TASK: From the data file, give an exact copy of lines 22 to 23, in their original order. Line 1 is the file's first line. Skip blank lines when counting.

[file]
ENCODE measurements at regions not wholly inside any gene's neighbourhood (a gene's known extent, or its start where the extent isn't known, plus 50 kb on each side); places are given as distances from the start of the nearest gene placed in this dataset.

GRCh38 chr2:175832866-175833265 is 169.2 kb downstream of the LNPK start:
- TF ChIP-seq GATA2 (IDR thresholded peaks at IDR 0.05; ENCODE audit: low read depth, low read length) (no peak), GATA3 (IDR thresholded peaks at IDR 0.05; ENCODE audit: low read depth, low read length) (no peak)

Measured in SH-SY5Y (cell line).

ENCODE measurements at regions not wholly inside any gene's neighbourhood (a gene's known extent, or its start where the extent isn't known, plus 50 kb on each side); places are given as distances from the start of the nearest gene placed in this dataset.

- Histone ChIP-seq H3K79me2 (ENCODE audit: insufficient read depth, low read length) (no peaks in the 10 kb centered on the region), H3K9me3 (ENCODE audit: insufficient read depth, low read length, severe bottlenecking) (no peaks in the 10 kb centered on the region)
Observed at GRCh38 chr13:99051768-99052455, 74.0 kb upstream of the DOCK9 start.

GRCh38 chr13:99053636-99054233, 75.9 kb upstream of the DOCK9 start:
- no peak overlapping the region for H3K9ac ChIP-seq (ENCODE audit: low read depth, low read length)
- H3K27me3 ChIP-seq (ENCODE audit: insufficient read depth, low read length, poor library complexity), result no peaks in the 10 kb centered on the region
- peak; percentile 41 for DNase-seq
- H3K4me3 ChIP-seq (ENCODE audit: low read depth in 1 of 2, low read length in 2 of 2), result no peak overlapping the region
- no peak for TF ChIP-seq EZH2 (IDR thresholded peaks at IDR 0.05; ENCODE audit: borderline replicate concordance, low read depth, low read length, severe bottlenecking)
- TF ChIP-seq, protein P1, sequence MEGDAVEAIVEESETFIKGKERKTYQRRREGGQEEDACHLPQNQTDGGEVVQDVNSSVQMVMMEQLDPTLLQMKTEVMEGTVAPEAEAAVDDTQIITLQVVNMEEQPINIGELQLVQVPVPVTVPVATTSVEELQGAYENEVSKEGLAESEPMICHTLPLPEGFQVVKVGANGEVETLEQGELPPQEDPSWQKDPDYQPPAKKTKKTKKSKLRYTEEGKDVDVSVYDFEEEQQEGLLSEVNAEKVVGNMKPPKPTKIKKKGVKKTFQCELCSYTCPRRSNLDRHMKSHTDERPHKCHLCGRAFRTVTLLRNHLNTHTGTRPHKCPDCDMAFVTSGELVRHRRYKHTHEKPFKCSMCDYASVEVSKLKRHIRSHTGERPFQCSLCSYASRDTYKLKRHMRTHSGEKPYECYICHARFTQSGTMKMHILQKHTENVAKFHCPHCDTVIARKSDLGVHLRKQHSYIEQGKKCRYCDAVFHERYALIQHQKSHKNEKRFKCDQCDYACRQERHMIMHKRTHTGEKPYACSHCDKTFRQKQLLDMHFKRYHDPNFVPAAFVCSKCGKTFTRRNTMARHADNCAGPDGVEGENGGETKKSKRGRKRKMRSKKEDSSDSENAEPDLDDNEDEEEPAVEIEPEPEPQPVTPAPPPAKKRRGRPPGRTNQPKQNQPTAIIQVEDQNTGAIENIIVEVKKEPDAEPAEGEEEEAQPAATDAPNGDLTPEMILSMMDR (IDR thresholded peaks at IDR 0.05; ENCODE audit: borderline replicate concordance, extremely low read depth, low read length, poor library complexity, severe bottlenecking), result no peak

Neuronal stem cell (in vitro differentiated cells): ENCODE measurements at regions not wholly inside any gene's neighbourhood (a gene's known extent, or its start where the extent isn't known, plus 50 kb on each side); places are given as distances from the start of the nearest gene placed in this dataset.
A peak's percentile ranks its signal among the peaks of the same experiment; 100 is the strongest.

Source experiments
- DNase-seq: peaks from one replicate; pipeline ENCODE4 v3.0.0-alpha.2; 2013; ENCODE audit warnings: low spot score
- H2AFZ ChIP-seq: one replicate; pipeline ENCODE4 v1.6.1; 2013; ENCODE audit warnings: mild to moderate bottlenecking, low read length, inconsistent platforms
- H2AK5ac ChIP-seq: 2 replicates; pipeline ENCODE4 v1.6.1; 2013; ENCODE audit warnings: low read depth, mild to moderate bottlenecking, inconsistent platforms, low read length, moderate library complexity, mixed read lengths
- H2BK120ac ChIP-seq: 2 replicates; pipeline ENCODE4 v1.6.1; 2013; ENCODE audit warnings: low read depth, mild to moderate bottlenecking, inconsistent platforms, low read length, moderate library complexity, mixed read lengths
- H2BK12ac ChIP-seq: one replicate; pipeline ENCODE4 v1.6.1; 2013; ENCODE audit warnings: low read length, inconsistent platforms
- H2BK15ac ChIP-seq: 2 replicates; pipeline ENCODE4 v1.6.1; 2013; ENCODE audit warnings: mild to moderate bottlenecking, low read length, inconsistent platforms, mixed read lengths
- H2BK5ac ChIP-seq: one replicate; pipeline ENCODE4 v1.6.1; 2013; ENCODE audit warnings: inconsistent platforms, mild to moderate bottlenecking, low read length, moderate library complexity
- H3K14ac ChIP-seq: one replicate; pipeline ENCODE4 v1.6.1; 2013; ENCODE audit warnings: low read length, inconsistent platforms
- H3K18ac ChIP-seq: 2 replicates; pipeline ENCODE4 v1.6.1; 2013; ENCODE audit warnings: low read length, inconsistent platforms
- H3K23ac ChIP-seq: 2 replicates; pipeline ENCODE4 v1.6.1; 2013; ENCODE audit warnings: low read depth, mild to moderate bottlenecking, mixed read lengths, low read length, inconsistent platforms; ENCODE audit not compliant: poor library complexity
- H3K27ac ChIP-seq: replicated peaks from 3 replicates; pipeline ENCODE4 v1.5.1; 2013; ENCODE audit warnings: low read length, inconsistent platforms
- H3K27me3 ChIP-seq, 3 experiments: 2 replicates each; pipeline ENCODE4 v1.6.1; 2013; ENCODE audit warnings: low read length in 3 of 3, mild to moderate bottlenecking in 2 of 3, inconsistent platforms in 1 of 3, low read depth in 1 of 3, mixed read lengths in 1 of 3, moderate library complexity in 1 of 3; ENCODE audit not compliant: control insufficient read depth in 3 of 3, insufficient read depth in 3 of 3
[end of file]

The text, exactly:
- H2BK12ac ChIP-seq: one replicate; pipeline ENCODE4 v1.6.1; 2013; ENCODE audit warnings: low read length, inconsistent platforms
- H2BK15ac ChIP-seq: 2 replicates; pipeline ENCODE4 v1.6.1; 2013; ENCODE audit warnings: mild to moderate bottlenecking, low read length, inconsistent platforms, mixed read lengths